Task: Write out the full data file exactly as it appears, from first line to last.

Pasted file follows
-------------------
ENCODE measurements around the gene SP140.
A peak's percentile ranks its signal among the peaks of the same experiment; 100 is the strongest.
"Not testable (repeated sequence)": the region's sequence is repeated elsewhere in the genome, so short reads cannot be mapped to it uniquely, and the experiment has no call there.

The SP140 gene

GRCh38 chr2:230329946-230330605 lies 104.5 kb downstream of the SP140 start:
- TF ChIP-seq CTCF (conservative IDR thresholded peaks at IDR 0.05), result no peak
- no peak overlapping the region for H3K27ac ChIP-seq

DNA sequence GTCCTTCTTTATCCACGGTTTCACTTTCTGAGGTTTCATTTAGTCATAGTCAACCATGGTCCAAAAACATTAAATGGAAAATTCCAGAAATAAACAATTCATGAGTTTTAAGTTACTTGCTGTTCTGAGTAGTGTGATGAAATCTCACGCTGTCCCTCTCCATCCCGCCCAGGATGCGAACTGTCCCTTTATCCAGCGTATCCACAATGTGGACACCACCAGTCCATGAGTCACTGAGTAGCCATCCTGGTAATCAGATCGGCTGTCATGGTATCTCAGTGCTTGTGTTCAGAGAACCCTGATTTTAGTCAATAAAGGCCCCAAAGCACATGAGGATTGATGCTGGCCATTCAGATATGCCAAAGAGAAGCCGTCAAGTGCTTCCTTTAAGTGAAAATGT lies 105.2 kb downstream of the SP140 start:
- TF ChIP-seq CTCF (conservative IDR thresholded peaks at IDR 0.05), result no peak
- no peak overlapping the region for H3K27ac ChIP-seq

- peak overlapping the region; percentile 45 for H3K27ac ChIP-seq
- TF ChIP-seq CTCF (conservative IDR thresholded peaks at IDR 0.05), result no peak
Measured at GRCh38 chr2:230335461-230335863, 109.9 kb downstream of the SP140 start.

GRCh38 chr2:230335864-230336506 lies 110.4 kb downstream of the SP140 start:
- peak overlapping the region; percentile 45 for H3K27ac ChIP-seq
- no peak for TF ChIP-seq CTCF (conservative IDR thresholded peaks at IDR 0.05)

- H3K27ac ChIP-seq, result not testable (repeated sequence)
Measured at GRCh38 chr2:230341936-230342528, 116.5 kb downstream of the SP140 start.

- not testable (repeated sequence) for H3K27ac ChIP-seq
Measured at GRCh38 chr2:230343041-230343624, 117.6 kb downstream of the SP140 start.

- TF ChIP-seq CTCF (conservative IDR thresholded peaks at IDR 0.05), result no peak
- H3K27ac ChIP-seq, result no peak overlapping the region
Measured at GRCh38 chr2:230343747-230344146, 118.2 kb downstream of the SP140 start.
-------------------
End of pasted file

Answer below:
ENCODE measurements around the gene SP140.
A peak's percentile ranks its signal among the peaks of the same experiment; 100 is the strongest.
"Not testable (repeated sequence)": the region's sequence is repeated elsewhere in the genome, so short reads cannot be mapped to it uniquely, and the experiment has no call there.

The SP140 gene

GRCh38 chr2:230329946-230330605 lies 104.5 kb downstream of the SP140 start:
- TF ChIP-seq CTCF (conservative IDR thresholded peaks at IDR 0.05), result no peak
- no peak overlapping the region for H3K27ac ChIP-seq

DNA sequence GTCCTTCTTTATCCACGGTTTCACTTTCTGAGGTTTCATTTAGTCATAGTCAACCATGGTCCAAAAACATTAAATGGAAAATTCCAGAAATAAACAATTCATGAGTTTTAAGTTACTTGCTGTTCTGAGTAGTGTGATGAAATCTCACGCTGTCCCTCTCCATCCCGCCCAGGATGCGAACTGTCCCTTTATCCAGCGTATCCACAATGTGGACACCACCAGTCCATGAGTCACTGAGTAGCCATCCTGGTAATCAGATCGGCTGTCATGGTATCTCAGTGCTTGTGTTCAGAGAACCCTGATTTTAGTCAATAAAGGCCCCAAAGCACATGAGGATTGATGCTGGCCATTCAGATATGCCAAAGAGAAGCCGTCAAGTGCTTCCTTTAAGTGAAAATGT lies 105.2 kb downstream of the SP140 start:
- TF ChIP-seq CTCF (conservative IDR thresholded peaks at IDR 0.05), result no peak
- no peak overlapping the region for H3K27ac ChIP-seq

- peak overlapping the region; percentile 45 for H3K27ac ChIP-seq
- TF ChIP-seq CTCF (conservative IDR thresholded peaks at IDR 0.05), result no peak
Measured at GRCh38 chr2:230335461-230335863, 109.9 kb downstream of the SP140 start.

GRCh38 chr2:230335864-230336506 lies 110.4 kb downstream of the SP140 start:
- peak overlapping the region; percentile 45 for H3K27ac ChIP-seq
- no peak for TF ChIP-seq CTCF (conservative IDR thresholded peaks at IDR 0.05)

- H3K27ac ChIP-seq, result not testable (repeated sequence)
Measured at GRCh38 chr2:230341936-230342528, 116.5 kb downstream of the SP140 start.

- not testable (repeated sequence) for H3K27ac ChIP-seq
Measured at GRCh38 chr2:230343041-230343624, 117.6 kb downstream of the SP140 start.

- TF ChIP-seq CTCF (conservative IDR thresholded peaks at IDR 0.05), result no peak
- H3K27ac ChIP-seq, result no peak overlapping the region
Measured at GRCh38 chr2:230343747-230344146, 118.2 kb downstream of the SP140 start.